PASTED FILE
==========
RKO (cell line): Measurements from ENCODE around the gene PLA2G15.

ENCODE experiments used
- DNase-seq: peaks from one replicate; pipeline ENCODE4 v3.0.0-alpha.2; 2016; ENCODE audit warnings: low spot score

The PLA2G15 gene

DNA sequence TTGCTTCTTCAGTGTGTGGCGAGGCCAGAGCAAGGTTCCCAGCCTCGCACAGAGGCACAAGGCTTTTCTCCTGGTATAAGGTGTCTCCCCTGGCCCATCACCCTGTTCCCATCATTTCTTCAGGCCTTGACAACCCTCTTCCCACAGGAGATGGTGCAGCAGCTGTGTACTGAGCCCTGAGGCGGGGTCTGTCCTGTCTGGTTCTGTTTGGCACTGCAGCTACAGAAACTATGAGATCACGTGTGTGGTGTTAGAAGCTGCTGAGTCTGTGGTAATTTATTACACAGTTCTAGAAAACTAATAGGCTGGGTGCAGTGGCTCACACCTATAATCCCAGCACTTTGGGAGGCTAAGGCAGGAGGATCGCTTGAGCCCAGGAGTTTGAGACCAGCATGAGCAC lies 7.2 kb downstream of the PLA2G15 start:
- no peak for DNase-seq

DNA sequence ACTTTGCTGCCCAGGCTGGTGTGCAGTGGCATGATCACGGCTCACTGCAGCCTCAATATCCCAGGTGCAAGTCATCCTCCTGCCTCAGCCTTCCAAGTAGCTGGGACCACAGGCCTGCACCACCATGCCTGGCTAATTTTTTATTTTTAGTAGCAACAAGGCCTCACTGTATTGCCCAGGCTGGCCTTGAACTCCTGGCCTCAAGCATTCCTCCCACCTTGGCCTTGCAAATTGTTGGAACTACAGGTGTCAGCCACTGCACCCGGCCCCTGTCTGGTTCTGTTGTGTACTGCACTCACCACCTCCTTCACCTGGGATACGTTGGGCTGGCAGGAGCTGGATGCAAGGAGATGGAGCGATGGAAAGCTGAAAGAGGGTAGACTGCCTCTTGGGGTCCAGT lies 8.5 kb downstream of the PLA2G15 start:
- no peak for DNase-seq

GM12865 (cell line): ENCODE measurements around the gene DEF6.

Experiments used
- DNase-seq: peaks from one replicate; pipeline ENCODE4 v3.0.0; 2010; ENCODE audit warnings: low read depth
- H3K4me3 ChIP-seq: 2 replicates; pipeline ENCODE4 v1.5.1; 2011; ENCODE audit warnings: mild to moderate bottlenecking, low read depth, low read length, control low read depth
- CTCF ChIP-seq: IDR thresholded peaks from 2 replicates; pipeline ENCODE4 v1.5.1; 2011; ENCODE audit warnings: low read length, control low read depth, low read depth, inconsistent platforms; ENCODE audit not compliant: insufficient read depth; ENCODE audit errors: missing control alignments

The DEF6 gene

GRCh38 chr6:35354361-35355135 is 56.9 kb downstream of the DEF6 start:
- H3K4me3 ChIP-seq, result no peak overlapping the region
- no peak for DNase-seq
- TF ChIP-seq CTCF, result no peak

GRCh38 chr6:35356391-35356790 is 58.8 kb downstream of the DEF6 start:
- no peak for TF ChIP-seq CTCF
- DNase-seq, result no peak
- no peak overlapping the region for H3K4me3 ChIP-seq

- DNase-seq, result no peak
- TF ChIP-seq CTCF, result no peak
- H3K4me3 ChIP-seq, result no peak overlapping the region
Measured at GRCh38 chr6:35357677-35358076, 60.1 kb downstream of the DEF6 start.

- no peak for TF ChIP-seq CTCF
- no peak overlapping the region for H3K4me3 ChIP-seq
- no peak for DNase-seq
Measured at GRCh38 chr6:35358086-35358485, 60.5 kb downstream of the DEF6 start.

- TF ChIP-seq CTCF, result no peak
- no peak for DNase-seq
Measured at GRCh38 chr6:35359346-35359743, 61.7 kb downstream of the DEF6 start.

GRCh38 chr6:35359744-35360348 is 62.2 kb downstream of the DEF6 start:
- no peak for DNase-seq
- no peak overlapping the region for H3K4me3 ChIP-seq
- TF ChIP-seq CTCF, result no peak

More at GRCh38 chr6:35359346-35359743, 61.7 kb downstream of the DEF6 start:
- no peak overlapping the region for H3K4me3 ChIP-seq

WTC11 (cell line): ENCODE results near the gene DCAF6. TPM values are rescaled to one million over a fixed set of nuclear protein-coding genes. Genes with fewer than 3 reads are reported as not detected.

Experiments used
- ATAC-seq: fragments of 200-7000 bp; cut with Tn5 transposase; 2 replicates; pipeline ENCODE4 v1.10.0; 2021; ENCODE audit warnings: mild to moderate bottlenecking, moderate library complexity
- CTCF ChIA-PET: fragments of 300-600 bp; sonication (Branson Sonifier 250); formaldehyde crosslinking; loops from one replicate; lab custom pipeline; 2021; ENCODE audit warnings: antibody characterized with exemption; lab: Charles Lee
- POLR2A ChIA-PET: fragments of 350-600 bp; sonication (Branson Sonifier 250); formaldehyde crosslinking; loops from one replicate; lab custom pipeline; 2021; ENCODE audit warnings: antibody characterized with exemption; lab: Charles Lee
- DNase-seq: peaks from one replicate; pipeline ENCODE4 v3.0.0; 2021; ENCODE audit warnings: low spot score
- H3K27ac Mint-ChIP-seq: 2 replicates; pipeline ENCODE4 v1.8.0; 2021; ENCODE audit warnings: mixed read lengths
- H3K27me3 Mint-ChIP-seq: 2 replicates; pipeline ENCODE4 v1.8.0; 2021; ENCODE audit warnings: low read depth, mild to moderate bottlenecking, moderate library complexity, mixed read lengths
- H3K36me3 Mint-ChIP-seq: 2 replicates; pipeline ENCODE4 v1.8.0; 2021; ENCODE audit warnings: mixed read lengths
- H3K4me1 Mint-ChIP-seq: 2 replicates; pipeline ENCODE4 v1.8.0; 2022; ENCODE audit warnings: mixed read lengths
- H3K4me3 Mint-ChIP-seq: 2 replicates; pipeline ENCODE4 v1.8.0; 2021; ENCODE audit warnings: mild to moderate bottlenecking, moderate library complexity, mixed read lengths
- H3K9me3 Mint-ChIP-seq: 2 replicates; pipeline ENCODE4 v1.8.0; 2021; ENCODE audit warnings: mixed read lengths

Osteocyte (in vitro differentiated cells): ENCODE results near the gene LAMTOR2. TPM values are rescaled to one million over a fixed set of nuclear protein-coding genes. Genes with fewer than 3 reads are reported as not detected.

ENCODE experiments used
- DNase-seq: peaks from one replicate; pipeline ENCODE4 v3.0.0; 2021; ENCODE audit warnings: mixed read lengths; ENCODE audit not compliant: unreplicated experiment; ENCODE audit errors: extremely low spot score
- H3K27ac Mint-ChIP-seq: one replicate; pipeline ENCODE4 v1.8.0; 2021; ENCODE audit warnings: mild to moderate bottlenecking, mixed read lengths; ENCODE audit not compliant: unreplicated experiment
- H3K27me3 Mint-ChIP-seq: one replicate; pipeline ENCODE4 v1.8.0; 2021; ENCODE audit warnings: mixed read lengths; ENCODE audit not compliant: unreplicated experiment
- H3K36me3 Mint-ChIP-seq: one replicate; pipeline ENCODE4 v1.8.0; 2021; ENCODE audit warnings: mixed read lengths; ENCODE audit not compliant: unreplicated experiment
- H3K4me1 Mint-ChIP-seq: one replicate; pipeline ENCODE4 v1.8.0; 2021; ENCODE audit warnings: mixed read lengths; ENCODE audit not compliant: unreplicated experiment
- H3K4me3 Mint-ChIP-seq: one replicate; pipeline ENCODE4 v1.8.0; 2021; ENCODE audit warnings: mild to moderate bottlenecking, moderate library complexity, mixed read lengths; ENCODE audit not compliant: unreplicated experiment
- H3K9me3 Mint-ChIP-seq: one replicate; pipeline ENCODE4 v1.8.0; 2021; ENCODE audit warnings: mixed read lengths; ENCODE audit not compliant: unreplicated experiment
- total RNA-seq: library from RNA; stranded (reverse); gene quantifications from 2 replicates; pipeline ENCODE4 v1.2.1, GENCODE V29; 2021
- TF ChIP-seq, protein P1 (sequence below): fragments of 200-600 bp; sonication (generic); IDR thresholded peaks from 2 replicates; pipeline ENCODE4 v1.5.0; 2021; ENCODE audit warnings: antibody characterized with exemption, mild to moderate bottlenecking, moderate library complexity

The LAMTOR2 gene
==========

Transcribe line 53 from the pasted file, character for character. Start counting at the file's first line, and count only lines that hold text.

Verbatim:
ENCODE experiments used